Art is supposed to be honest — but is it supposed to be this honest?
“The best decision I ever made was divorcing you.”
That’s one message that a viewer left inside “Last Words,” an interactive piece of sculpture now on display at the Pratt Institute that takes people’s inner-most secrets and turns it into art.
Artists Michael McDevitt and Otis Kriegel constructed a large cardboard cluster of honeycombs and invited the public to fill the holes with their thoughts — whether from the heart or a different organ.
“It could be a note to a loved one or [a] zinger you didn’t say in your last argument,” said McDevitt, a Pratt professor who co-founded with Kriegel the seminal eight-year-old group Illegal Artists, which always involves viewers in the making of the project.
This piece is about self-reflection, thought, and human connection and using an interactive public space as a forum to create art — a worldly take on the Wailing Wall in Jerusalem, where the faithful write down their prayers.
Illegal Artists has done this kind of thing before. Previous projects included a DUMBO storefront covered entirely in Post-it notes two year ago. Another piece, called “The God Project,” featured a large poster of the word “God” with a comma that urged people to complete the sentence.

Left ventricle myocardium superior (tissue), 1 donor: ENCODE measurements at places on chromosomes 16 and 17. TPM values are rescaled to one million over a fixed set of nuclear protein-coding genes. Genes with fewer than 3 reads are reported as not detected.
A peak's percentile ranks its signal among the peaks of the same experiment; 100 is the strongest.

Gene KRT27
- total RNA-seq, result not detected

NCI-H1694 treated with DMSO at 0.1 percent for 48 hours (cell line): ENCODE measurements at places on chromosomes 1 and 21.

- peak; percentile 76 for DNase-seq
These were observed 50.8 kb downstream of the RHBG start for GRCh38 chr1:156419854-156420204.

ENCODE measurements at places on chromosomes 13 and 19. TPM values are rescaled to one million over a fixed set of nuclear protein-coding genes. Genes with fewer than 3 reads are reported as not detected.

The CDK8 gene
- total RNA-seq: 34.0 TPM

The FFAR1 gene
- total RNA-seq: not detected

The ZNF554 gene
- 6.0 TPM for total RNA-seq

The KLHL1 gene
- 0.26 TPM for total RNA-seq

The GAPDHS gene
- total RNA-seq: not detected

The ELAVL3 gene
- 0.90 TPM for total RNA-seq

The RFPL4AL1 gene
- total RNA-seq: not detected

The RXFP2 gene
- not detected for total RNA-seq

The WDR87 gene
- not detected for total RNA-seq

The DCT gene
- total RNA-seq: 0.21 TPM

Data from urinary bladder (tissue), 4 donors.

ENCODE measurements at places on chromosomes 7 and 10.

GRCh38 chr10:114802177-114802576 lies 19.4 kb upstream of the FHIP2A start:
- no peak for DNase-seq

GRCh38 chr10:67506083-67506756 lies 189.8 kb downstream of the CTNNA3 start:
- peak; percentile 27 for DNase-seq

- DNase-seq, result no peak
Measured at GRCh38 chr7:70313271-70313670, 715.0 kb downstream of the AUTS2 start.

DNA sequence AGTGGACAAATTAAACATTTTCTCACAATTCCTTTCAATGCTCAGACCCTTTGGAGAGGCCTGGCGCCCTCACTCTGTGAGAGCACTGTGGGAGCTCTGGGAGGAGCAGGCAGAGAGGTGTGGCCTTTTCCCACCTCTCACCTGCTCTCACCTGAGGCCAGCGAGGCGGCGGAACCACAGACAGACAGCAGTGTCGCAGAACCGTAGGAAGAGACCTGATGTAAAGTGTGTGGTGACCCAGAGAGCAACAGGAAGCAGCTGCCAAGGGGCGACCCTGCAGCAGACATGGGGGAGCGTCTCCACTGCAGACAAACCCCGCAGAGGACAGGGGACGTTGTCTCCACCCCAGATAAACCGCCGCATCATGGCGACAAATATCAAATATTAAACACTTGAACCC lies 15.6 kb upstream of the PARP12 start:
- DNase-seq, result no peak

McDevitt says that such interactive art “is a way to read a passersby’s mind.
“Our spaces in public allow people to contribute and become part of the art itself,” he said.
It certainly does that. One note in “Last Words” read, “Dad, I love you. I hope you’re pain is free from you, and you are happy.”
Then again, not ever message makes artistic sense, such as “If you’re so against tourism, why did you sign up for this tour?”
Then again, maybe it does.
“Last Word” at the Pratt Institute [200 Willoughby Ave. between Steuben and Ryerson streets in Clinton Hill, (718) 636-3600] through Nov. 18. The piece moves to Spring Gallery [126 Front St. between Washington and Adams streets in DUMBO, (718) 222-1054] from Nov. 21–22. For info, visit www.illegalart.org.